Five Caltech Students Named Goldwater Scholars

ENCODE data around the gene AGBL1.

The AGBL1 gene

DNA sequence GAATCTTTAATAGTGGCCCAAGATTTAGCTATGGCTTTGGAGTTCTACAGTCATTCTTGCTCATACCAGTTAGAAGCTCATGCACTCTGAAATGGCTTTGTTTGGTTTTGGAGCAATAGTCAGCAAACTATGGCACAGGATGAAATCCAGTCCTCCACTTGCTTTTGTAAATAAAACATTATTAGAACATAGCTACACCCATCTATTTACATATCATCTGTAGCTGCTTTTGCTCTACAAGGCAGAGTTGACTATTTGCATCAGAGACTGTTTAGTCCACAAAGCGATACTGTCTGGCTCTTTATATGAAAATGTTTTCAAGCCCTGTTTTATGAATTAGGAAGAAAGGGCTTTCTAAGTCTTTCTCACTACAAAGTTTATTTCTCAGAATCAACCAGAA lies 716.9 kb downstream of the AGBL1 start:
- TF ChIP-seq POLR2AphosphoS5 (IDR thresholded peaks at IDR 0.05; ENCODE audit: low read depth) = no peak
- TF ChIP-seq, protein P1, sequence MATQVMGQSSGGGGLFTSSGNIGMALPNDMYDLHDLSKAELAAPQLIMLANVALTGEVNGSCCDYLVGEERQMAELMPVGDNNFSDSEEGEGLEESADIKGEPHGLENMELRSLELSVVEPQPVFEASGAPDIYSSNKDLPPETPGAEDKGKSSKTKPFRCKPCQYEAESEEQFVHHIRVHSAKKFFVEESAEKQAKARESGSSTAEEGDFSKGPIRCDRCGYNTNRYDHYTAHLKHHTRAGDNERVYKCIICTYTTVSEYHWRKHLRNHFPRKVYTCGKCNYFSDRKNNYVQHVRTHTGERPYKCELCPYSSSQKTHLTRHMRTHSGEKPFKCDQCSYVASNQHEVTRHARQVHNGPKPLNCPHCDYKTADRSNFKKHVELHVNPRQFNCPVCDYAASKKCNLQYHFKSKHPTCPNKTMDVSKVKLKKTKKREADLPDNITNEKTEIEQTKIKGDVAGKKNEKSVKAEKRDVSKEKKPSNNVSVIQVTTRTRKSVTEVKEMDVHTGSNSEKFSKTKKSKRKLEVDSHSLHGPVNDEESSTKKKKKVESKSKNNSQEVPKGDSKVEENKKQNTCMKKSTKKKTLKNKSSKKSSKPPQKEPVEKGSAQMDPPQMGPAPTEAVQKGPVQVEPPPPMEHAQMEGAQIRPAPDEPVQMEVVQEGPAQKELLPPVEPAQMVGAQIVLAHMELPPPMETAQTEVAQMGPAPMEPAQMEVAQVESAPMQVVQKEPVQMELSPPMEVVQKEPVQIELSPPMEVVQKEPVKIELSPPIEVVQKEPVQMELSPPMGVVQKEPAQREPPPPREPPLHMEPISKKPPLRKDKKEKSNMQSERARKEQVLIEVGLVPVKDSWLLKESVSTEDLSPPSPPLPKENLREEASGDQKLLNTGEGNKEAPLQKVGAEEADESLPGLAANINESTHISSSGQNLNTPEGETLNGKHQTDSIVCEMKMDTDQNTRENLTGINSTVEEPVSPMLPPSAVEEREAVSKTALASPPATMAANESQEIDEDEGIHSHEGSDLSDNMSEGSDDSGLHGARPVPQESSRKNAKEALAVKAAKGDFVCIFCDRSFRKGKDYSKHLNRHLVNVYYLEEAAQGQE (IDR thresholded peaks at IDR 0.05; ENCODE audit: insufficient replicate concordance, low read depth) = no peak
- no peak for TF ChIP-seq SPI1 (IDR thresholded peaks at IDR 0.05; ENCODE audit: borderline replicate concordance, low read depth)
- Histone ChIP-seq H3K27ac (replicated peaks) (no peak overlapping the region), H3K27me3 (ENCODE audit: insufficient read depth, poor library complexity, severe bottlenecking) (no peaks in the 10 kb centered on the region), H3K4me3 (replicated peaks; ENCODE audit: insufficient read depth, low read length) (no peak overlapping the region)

By on June 12, 2021